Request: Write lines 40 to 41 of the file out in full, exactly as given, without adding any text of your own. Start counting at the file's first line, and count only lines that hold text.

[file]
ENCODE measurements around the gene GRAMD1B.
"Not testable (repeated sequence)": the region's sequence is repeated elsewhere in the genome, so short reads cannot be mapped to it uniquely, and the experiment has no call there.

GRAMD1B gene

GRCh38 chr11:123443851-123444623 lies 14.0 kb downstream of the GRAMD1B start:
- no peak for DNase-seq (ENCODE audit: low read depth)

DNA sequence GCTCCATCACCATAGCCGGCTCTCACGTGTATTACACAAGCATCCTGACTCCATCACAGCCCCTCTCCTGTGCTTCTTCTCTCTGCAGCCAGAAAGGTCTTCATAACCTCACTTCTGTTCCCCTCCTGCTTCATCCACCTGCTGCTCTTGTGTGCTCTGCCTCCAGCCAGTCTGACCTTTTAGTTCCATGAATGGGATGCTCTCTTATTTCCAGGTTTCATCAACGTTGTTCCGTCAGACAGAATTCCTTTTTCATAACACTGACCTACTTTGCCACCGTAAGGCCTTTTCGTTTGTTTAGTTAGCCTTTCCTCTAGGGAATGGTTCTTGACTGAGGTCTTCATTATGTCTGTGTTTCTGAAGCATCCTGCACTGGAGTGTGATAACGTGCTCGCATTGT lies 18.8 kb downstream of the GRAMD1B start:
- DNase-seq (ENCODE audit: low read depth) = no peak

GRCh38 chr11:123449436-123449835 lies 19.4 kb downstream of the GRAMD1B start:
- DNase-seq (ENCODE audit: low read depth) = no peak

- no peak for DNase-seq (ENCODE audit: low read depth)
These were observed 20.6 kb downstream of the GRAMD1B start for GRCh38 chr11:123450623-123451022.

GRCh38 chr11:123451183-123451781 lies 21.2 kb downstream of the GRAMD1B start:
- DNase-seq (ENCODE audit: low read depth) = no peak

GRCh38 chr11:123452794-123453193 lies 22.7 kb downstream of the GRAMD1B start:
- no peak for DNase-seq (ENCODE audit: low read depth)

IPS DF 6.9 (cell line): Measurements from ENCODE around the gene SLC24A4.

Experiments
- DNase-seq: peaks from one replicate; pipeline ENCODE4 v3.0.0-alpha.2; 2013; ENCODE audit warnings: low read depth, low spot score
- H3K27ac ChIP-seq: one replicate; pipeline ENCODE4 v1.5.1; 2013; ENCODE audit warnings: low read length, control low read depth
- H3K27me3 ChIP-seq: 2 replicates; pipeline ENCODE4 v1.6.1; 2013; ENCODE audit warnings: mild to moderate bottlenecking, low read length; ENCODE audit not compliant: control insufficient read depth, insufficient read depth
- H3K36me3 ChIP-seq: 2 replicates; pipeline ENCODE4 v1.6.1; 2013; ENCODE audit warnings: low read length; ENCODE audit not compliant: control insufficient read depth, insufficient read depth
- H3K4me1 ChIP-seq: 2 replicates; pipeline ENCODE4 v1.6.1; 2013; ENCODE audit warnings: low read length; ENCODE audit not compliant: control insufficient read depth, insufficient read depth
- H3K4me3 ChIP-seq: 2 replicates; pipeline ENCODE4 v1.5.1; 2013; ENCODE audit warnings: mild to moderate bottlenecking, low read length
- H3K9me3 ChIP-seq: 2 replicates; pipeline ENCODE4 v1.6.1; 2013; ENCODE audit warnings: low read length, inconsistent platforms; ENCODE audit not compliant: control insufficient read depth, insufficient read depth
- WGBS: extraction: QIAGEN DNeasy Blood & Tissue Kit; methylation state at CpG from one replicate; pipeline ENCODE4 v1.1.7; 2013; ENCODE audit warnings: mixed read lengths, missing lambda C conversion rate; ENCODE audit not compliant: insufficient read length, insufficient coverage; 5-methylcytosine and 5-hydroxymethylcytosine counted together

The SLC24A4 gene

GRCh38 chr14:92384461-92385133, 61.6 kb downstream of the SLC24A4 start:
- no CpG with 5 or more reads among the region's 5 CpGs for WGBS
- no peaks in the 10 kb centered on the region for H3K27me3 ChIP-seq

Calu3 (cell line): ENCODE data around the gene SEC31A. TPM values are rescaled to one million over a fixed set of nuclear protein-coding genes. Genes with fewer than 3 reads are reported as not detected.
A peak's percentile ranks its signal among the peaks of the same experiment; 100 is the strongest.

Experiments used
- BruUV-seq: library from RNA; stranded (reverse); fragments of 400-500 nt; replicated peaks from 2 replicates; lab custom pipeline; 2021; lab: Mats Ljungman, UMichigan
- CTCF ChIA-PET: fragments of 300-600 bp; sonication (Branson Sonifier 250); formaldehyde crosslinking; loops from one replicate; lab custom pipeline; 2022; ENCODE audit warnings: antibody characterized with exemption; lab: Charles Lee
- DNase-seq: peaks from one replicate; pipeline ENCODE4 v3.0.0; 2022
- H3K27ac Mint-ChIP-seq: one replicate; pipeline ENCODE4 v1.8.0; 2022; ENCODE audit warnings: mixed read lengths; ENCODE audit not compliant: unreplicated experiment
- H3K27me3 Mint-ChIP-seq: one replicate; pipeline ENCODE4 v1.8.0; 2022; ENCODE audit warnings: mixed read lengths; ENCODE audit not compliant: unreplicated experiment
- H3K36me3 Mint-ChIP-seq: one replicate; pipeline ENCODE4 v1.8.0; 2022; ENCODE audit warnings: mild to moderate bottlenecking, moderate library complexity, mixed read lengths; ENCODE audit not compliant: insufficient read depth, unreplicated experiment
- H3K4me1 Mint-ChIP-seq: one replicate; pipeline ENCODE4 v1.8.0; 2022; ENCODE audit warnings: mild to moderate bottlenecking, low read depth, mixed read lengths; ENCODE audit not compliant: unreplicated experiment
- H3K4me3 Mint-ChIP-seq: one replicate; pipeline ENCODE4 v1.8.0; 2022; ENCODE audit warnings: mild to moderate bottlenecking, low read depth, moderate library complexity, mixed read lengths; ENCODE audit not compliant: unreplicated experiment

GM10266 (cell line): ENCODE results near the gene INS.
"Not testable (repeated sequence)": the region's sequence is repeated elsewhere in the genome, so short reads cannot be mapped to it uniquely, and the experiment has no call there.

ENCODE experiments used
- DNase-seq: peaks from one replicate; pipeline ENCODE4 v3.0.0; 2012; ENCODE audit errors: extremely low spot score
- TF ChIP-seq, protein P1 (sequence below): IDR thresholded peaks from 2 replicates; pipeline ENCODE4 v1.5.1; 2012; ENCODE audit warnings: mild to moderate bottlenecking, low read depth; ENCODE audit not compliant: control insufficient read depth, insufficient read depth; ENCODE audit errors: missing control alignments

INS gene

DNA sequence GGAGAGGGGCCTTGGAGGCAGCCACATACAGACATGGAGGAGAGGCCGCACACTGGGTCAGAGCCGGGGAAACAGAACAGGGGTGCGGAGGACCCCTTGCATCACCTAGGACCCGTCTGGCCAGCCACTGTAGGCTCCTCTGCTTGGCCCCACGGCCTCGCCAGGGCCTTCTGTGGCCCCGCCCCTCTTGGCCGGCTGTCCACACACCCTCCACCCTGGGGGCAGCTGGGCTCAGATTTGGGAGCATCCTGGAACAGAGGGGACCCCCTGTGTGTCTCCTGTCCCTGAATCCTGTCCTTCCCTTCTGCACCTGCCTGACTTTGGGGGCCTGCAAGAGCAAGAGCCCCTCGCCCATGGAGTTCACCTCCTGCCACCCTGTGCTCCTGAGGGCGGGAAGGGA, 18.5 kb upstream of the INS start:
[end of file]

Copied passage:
- H3K4me3 Mint-ChIP-seq: one replicate; pipeline ENCODE4 v1.8.0; 2022; ENCODE audit warnings: mild to moderate bottlenecking, low read depth, moderate library complexity, mixed read lengths; ENCODE audit not compliant: unreplicated experiment

GM10266 (cell line): ENCODE results near the gene INS.